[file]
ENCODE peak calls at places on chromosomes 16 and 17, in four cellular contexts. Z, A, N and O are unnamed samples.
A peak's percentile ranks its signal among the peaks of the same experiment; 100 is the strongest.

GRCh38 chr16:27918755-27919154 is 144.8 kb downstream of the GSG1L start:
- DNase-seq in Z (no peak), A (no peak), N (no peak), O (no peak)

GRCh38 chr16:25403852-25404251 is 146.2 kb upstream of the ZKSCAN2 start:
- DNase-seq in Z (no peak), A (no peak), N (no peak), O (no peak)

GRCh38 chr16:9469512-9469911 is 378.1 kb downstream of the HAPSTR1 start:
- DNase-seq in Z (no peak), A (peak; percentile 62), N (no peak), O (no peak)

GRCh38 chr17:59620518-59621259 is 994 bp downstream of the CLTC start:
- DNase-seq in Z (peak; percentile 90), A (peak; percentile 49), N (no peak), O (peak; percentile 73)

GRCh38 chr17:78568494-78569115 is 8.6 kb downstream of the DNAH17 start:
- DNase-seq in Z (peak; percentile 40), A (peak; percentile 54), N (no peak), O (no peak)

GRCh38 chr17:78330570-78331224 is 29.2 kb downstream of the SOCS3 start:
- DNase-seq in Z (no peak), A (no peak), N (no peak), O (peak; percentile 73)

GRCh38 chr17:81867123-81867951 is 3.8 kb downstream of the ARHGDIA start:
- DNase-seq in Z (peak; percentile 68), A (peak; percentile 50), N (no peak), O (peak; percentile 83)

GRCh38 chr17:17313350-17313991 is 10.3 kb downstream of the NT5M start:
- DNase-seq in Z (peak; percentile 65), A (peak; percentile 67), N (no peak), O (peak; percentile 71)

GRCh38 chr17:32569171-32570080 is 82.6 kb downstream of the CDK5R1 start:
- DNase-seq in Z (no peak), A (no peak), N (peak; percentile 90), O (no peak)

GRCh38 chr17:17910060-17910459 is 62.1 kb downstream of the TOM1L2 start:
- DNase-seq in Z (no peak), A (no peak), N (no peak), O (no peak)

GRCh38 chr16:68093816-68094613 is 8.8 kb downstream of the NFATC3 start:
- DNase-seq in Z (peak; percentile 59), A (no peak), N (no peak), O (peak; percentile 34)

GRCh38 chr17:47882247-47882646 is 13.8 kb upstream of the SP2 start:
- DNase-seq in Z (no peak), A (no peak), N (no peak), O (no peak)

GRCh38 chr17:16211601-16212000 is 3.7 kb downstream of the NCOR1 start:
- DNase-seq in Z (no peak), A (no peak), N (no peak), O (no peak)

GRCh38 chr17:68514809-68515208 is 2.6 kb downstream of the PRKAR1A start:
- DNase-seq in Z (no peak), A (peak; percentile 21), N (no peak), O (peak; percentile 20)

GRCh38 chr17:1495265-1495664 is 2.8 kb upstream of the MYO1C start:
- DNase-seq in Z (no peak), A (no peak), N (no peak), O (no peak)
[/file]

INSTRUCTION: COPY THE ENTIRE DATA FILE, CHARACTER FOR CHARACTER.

ENCODE peak calls at places on chromosomes 16 and 17, in four cellular contexts. Z, A, N and O are unnamed samples.
A peak's percentile ranks its signal among the peaks of the same experiment; 100 is the strongest.

GRCh38 chr16:27918755-27919154 is 144.8 kb downstream of the GSG1L start:
- DNase-seq in Z (no peak), A (no peak), N (no peak), O (no peak)

GRCh38 chr16:25403852-25404251 is 146.2 kb upstream of the ZKSCAN2 start:
- DNase-seq in Z (no peak), A (no peak), N (no peak), O (no peak)

GRCh38 chr16:9469512-9469911 is 378.1 kb downstream of the HAPSTR1 start:
- DNase-seq in Z (no peak), A (peak; percentile 62), N (no peak), O (no peak)

GRCh38 chr17:59620518-59621259 is 994 bp downstream of the CLTC start:
- DNase-seq in Z (peak; percentile 90), A (peak; percentile 49), N (no peak), O (peak; percentile 73)

GRCh38 chr17:78568494-78569115 is 8.6 kb downstream of the DNAH17 start:
- DNase-seq in Z (peak; percentile 40), A (peak; percentile 54), N (no peak), O (no peak)

GRCh38 chr17:78330570-78331224 is 29.2 kb downstream of the SOCS3 start:
- DNase-seq in Z (no peak), A (no peak), N (no peak), O (peak; percentile 73)

GRCh38 chr17:81867123-81867951 is 3.8 kb downstream of the ARHGDIA start:
- DNase-seq in Z (peak; percentile 68), A (peak; percentile 50), N (no peak), O (peak; percentile 83)

GRCh38 chr17:17313350-17313991 is 10.3 kb downstream of the NT5M start:
- DNase-seq in Z (peak; percentile 65), A (peak; percentile 67), N (no peak), O (peak; percentile 71)

GRCh38 chr17:32569171-32570080 is 82.6 kb downstream of the CDK5R1 start:
- DNase-seq in Z (no peak), A (no peak), N (peak; percentile 90), O (no peak)

GRCh38 chr17:17910060-17910459 is 62.1 kb downstream of the TOM1L2 start:
- DNase-seq in Z (no peak), A (no peak), N (no peak), O (no peak)

GRCh38 chr16:68093816-68094613 is 8.8 kb downstream of the NFATC3 start:
- DNase-seq in Z (peak; percentile 59), A (no peak), N (no peak), O (peak; percentile 34)

GRCh38 chr17:47882247-47882646 is 13.8 kb upstream of the SP2 start:
- DNase-seq in Z (no peak), A (no peak), N (no peak), O (no peak)

GRCh38 chr17:16211601-16212000 is 3.7 kb downstream of the NCOR1 start:
- DNase-seq in Z (no peak), A (no peak), N (no peak), O (no peak)

GRCh38 chr17:68514809-68515208 is 2.6 kb downstream of the PRKAR1A start:
- DNase-seq in Z (no peak), A (peak; percentile 21), N (no peak), O (peak; percentile 20)

GRCh38 chr17:1495265-1495664 is 2.8 kb upstream of the MYO1C start:
- DNase-seq in Z (no peak), A (no peak), N (no peak), O (no peak)